A few months ago, we had the great opportunity to visit the talented team of artists and technicians at Portland studio LAIKA, who are putting the finishing touches on their much-anticipated summer movie ParaNorman. The charming tale centers on a misunderstood young boy who can speak with the dead and decides to battle ghosts and zombies to save his New England town from a centuries-old curse.
Directors Sam Fell (Flushed Away, Tale of Despereaux) and Chris Butler discussed the origins of their fun family movie and how they combined old-fashioned stop-frame puppetry with new technologies to bring their vision to 3D life.
Butler, who was a storyboard artist on Coraline and Corpse Bride, talked about coming up with the idea of the movie more than 12 years ago.
“Initially, I wanted to write a zombie movie for kids,” he notes. “That’s when the original John Carpenter-meets-John Hughes idea came from. I grew up loving films like Goonies, Ghostbusters, Gremlins, Poltergeist and ET. There was an irreverence and edgy quality about those movies that I find is lost in modern kids pictures. I started writing on and off, and had 30 pages of a script, when I was working on Coraline, I showed it to Travis [Knight, LAIKA president and CEO] and he really liked it and said, ‘Where’s the rest?’
“That’s what I loved about Chris’s script,” says Fell, who joined the project about two and half years ago. “It’s a very complete story. It’s got a killer ending to it. All of the references that he was talking about were things that I as a teenager was watching. It’s a family movie and you know it’s for everyone. But [Chris] is referencing some of the John Carpenter stuff especially, like the notion of playing in that sort of horror genre without being kind of crazy scary or anything. He approaches the topic of bullying, for example, without being preachy and boring about it.”
Butler and Fell spent a lot of time figuring out a common way of approaching the film so that it stood out and explored the best possible ways to take advantage of the stop-motion medium.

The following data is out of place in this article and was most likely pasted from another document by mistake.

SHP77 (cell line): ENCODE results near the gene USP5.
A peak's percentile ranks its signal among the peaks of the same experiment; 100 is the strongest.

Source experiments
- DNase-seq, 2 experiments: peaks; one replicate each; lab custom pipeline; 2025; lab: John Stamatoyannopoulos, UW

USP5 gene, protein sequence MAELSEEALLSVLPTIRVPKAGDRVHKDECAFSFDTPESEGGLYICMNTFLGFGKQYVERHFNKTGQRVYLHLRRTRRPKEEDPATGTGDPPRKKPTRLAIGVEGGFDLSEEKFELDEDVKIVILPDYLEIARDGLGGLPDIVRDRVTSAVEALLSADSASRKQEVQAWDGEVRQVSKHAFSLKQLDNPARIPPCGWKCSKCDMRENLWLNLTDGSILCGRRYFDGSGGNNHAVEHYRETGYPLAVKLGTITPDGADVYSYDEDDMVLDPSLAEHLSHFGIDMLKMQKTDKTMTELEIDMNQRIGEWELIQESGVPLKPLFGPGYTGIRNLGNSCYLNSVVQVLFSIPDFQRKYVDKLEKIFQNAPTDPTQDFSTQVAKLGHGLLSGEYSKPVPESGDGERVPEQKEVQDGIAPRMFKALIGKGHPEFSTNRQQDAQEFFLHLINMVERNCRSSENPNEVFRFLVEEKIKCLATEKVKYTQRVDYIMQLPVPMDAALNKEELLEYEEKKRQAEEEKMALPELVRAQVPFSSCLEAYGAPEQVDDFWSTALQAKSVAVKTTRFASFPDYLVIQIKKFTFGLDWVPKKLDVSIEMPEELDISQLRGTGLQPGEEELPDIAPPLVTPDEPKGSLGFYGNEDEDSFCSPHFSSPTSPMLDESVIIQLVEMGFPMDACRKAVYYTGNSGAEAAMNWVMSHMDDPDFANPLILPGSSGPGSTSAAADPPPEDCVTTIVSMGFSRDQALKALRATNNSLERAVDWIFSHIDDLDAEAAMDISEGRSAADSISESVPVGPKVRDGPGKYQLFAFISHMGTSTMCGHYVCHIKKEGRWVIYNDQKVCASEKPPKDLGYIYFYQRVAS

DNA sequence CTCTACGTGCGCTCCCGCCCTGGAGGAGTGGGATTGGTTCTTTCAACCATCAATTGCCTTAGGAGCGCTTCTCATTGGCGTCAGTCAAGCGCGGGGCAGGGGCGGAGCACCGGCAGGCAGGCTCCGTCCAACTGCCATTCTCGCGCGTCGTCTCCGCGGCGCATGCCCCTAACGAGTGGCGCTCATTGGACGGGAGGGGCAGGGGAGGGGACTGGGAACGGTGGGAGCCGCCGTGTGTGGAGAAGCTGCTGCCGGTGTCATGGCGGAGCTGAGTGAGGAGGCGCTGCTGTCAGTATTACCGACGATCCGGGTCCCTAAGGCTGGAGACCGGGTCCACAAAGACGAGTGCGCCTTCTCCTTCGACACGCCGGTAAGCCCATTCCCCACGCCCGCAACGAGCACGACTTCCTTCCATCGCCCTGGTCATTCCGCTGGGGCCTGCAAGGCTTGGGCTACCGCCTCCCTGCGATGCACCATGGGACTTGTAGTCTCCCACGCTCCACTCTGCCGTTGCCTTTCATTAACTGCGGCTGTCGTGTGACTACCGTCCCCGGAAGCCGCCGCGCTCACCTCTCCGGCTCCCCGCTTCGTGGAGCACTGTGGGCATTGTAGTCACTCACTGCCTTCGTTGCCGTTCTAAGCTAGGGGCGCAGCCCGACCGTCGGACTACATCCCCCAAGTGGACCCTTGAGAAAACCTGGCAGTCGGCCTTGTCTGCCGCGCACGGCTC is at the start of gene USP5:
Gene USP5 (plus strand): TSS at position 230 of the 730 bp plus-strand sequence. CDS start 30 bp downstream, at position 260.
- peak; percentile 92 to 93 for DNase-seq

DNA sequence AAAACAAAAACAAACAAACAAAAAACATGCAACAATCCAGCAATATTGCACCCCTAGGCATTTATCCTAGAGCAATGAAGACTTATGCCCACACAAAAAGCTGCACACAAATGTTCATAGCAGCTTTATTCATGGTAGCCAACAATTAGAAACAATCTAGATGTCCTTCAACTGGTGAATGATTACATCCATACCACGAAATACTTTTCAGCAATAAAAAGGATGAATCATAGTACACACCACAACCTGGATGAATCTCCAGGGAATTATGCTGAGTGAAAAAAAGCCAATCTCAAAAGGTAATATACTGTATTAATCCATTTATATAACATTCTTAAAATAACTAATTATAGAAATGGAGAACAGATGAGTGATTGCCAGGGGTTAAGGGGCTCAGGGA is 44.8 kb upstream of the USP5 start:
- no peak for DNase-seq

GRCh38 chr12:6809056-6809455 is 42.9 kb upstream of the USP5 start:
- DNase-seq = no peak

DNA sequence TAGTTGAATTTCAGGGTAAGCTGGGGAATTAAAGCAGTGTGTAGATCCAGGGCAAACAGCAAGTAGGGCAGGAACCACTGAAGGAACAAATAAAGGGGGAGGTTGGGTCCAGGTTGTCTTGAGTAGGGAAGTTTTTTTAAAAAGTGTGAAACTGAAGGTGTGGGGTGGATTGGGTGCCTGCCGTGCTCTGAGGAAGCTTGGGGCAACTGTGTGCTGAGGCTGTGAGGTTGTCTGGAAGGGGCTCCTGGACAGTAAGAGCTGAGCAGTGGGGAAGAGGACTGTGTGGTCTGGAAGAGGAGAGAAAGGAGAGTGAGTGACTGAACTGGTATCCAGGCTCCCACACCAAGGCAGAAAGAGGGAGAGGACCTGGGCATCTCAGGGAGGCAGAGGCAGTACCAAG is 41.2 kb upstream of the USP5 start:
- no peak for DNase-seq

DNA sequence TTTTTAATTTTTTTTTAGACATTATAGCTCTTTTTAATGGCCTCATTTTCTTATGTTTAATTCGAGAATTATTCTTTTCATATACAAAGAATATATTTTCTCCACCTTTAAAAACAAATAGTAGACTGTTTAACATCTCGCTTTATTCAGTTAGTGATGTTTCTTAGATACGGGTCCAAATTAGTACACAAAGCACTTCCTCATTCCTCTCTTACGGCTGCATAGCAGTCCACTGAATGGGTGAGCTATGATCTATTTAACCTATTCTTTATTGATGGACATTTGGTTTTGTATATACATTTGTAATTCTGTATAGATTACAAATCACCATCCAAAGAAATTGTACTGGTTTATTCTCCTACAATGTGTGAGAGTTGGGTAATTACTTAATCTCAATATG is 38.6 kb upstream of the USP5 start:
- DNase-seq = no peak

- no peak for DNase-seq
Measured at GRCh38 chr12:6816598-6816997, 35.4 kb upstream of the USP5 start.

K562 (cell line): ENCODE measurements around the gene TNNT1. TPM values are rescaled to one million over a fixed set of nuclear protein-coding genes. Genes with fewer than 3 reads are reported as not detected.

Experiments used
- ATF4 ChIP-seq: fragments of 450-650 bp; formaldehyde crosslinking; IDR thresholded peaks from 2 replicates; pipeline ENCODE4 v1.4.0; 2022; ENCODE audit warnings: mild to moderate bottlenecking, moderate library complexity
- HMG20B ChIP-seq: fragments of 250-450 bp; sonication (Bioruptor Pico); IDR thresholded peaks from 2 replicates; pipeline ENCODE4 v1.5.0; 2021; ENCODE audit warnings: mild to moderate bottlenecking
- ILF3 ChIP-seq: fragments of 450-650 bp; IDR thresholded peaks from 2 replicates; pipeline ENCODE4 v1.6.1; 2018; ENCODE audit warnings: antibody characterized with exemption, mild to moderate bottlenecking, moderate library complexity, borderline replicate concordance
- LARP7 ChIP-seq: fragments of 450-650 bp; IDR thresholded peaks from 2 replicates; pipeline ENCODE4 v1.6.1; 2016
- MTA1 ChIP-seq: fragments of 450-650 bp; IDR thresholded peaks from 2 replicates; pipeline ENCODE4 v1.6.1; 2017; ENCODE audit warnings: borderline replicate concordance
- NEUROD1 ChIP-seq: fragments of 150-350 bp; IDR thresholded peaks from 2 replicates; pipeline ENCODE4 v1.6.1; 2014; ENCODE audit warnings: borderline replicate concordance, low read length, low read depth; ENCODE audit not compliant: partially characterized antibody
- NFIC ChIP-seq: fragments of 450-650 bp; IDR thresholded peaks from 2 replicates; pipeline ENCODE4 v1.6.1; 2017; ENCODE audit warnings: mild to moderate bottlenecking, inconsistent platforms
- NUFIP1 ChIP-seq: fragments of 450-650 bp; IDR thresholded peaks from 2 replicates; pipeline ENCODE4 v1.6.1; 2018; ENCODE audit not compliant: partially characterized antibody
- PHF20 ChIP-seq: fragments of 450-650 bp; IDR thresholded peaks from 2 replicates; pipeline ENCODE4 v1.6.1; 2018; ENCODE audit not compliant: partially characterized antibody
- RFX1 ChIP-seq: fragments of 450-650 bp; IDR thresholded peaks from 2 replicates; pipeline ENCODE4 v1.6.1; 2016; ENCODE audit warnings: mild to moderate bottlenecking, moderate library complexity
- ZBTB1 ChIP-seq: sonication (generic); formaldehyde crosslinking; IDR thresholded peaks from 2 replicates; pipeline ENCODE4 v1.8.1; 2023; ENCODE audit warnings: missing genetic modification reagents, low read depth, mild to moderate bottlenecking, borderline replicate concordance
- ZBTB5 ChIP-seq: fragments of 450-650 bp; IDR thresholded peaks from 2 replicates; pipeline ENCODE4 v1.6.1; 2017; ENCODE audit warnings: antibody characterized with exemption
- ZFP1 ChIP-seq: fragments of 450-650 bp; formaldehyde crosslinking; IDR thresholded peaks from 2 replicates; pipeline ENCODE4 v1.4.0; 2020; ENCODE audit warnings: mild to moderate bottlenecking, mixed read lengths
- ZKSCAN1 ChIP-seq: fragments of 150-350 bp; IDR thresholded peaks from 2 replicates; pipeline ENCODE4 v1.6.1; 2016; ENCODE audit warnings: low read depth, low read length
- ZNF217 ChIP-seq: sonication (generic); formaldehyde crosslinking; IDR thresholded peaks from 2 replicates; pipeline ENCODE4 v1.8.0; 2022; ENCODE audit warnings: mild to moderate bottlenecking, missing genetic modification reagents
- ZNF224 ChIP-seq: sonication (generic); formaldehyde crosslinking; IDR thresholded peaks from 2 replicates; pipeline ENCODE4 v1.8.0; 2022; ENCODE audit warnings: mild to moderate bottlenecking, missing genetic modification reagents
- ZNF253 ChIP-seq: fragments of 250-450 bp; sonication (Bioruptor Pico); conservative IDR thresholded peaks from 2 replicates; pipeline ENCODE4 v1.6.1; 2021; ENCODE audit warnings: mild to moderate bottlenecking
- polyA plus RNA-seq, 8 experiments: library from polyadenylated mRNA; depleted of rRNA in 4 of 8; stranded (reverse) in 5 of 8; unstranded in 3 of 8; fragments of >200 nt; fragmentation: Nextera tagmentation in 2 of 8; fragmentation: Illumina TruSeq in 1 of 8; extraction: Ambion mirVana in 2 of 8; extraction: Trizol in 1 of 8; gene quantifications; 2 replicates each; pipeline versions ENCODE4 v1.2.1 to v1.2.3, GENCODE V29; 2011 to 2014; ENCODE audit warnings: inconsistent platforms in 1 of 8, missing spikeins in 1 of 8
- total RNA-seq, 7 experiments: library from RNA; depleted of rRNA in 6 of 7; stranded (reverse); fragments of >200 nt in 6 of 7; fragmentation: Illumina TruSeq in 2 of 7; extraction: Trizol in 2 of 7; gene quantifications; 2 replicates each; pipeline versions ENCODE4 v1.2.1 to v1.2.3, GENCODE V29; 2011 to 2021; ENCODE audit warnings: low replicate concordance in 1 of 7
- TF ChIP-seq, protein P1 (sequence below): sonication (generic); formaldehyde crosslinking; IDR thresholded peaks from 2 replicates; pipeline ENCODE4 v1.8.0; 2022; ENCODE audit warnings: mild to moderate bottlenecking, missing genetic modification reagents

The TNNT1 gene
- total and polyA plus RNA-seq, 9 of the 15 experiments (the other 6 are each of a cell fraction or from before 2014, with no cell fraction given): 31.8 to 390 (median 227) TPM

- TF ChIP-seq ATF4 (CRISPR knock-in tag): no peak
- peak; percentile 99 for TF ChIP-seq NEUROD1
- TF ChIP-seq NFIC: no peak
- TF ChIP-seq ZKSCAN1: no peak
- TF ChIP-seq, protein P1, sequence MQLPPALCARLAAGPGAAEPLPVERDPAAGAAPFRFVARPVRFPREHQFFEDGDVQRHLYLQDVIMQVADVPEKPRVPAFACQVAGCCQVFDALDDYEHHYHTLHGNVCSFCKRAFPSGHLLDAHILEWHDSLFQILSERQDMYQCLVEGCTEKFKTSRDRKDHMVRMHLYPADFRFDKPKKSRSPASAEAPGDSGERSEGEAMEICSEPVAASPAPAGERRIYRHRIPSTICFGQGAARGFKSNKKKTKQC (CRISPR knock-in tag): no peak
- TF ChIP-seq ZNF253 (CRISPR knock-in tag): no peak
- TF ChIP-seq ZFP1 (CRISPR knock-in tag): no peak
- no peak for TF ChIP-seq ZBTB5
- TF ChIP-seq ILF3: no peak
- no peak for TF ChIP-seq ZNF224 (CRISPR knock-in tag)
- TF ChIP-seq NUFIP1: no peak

“Animated movies aren’t quite the novelty they were ten or 15 years ago, so we’ve worked hard to make this the unique thing that it deserves to be,” notes Butler.
Fell mentions that from the very beginning, it was obvious that if they were going to make a zombie movie for younger viewers, it had to be done in stop motion.
“Certainly certainly working on Coraline and seeing some of the innovations that the studio was coming up with was hugely exciting and it enabled us to take stop motion in a bigger, broader direction, to increase the scope and or ambition,” he notes.
In addition to the core team of stop-motion animators, LAIKA also relied on its in-house vfx department, which provided green screen technology and compositing services.
“We have a whole CG department, so we create these massive big special effects as you would in a special effects movie,” says Butler. “There are so many limitations to stop frame that kind of have given it its charm over the years, but now that the technology has advanced you don’t have to be as constrained. It doesn’t have to be as theatrical. It’s often theatrical just purely because of sets and puppets and just really it’s logistical stuff and getting the opportunity to really push those boundaries. I mean the story takes place in a town, so we wanted it to feel like a town. It’s not three locations.”
Both Fell and Butler bring up the fact that the Portland location helps the studio think outside the usual Hollywood box and bring innovative ideas and methods to the mix.
“It actually pays to be different,” admits Butler. “I mean there is a lot more animation around and it’s not homogenized. People are doing lots of interesting and different things around the world. But you know, you can’t really follow a formula. Pixar makes amazing movies, but that’s Pixar. You can say the same about any of the big studios. I think what really makes something work is if you don’t copy what everyone else does and you try and do your own thing and we definitely tried to do that.”
You can find out more details about this intriguing stop-motion production and learn about some of the innovative technology LAIKA uses on this film in the August issue of Animation Magazine.
Here’s the film’s trailer: